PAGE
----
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Cane handles - full size chisels or palm gouges?


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#1 Lol999

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Posted 29 August 2016 - 02:09 PM

Which do you prefer? I'm not talking so much animal heads etc but rather carving designs into say a cardigan pattern handle. I would imagine both have their advantages but what is your experiences?



#2 CV3

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Posted 31 August 2016 - 11:34 PM

I sometimes texture the grip of the handle. I have done a basket weave and fish scale disigns on handles. But if it is going to be a daily user. A natural or smooth handle is my choice. Dirt and grime from the hand build up fast in the carvings and can de hard to clean.

#3 cobalt

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Posted 01 September 2016 - 12:51 AM

I like to see animal/water fowl heads incorporated into cardigan sticks ,it makes the stick very individual .I haven't had a problem cleaning them , but I have only carved them for other people  and don't use them .

A nice cardigan stick with a feature on .with a buffalo horn collar and end piece looks great and my preference would be for this style but I have English taste.. Where as American s  tend to go more for folk art its just a matter of taste



#4 Gloops

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Posted 01 September 2016 - 07:20 AM

Hi Lol999, agree with CV3 if the design is actually being carved into the grip area, adding the carving to the front of he handle as Cobalt is saying, or as an addition on the back area of the handle.the size of the carving tends to dictate which tooling to use, its not often that I resort to chisel and mallet, unless faced with a hard knotty area, mainly use knife, palm chisel and power (as time goes on power is the King).



#5 cobalt

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Posted 01 September 2016 - 08:06 AM

Once the blank is cut on the band saw I tend to use chisels for roughing out , then add as much detail with the fine chisels and v tool if needed then finish with a knife and power tool.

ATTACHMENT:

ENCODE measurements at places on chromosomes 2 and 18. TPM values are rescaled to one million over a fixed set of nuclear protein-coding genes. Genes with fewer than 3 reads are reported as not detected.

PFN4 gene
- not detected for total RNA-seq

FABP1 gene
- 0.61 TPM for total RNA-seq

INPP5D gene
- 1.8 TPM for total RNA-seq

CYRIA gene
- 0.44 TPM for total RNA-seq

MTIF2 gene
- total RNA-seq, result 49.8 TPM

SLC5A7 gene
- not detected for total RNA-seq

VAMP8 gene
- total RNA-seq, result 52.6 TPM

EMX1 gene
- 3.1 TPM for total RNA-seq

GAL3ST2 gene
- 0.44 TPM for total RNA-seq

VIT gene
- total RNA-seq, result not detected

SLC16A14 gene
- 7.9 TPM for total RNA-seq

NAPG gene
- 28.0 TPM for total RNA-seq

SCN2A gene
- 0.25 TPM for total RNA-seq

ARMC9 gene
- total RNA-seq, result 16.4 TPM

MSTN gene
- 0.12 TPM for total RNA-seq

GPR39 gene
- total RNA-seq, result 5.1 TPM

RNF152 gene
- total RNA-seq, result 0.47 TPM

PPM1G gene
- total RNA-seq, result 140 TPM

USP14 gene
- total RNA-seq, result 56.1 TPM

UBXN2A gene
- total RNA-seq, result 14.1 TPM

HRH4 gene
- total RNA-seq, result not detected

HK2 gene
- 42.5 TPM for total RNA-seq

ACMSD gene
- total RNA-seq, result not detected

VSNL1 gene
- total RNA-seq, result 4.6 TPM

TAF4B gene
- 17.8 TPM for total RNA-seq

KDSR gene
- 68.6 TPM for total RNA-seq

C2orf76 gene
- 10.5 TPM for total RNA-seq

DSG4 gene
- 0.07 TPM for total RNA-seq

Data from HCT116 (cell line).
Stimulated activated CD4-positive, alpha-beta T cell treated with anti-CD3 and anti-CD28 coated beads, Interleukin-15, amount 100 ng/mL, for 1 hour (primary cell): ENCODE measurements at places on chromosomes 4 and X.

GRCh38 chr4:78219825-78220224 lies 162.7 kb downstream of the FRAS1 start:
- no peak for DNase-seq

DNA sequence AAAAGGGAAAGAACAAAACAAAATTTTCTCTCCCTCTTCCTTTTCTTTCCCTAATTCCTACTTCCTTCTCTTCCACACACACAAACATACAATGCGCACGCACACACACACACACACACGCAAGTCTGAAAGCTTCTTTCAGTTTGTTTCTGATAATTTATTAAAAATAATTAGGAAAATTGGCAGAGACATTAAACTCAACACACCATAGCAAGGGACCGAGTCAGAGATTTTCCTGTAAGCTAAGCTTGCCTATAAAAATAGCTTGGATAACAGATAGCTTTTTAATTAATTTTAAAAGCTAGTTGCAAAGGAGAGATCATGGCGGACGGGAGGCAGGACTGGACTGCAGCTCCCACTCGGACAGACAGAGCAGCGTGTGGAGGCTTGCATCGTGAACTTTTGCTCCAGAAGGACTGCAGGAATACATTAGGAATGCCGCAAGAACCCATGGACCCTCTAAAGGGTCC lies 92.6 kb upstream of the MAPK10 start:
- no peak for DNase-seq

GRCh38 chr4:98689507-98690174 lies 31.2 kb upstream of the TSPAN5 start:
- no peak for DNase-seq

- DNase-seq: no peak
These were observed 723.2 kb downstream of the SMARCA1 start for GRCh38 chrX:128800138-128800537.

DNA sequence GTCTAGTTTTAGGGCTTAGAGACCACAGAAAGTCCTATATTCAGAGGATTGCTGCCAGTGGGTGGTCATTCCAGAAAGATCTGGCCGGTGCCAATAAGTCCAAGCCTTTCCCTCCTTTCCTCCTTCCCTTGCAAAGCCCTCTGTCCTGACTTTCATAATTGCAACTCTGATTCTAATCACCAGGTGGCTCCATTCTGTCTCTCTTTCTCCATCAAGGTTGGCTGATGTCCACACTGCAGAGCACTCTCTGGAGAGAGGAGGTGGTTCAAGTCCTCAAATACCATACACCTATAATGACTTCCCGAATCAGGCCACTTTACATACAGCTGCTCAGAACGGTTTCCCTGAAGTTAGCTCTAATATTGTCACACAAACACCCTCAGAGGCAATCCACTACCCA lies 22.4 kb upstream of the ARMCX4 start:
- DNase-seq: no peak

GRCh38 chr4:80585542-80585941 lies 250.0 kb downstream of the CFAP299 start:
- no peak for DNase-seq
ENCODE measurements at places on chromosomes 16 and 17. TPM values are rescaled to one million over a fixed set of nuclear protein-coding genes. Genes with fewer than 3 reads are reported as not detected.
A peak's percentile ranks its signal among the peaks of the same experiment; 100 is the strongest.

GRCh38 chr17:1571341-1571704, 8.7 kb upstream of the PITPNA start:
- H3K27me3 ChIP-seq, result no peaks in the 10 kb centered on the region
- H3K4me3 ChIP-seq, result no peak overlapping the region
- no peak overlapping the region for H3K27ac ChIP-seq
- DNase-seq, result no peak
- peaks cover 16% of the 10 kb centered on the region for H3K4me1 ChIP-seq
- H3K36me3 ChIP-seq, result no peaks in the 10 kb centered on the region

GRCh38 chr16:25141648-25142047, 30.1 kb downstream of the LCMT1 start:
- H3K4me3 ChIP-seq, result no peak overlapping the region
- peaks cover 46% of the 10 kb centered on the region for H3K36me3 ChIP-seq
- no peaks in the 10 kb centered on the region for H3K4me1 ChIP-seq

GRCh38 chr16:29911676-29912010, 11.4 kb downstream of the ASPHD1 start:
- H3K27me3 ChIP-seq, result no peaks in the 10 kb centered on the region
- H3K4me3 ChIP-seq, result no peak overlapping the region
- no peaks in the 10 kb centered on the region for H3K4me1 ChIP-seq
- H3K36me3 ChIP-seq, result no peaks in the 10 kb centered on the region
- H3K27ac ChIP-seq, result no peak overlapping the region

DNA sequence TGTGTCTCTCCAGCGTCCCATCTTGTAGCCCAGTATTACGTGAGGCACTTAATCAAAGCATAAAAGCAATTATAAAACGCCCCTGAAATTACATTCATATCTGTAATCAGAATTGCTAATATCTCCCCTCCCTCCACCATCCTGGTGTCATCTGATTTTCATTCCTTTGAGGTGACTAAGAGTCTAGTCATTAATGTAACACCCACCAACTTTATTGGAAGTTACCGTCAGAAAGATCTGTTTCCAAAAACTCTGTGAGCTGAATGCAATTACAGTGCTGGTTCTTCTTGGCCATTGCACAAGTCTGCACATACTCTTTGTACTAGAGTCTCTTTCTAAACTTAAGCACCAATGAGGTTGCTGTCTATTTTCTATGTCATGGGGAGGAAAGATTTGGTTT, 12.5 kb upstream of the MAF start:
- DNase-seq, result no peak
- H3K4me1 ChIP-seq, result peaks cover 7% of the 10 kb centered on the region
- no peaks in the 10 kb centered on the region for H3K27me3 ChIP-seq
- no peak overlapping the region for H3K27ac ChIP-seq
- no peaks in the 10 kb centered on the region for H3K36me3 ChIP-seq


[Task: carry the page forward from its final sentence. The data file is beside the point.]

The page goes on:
The worst of the power tool is it creates so much dust in the workshop . on your clothes even tho i use a leather apron .then forget to clean the shoes until the boss comes along and spots the dust marks on the floor, after all this time i still do it, habit forming

but I hardly ever carve into the shank as I leave the bark on and have never used para cord , which I suspect would be a area that's difficult to clean.



#6 Lol999

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Posted 01 September 2016 - 08:30 AM

I just have a yen to do some plain handles, cardigan pattern or derby, and do some carving in the sides of the handles. Sounds like at least 1 palm gouge, perhaps a 3mm v or u tool may be useful from talking to a chap at carving club.



#7 CV3

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Posted 01 September 2016 - 08:14 PM

Either will work  good I would suggest that you draw out you design on some similar scrap before you work on your handle. It will give you a idea where you may have some issues with the wood or the use of the tool. 


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#8 cobalt

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Posted 01 September 2016 - 08:16 PM

once you cut the pattern out for a  cardigan stick good wood rasp  will quickly shape it. a few burrs to fit into your flexi tool will quickly cut a shallow pattern into it without much problem.



#9 Lol999

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Posted 06 September 2016 - 02:43 PM

Hi Lol999, agree with CV3 if the design is actually being carved into the grip area, adding the carving to the front of he handle as Cobalt is saying, or as an addition on the back area of the handle.the size of the carving tends to dictate which tooling to use, its not often that I resort to chisel and mallet, unless faced with a hard knotty area, mainly use knife, palm chisel and power (as time goes on power is the King).

Any suggestions on the most used size and profiles of palm tools you use?



#10 cobalt

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Posted 06 September 2016 - 08:41 PM

If youe putting a shallow design on the stick mayby you should just use  the power tool.There are a wide range of burrs available. It depends what type of tools you have at hand ,even a knife will do the trick. At this stage there is no need to rush to buy tools. go to a flea market. Usually there's loads of good quality tools going at very reasonable prices.






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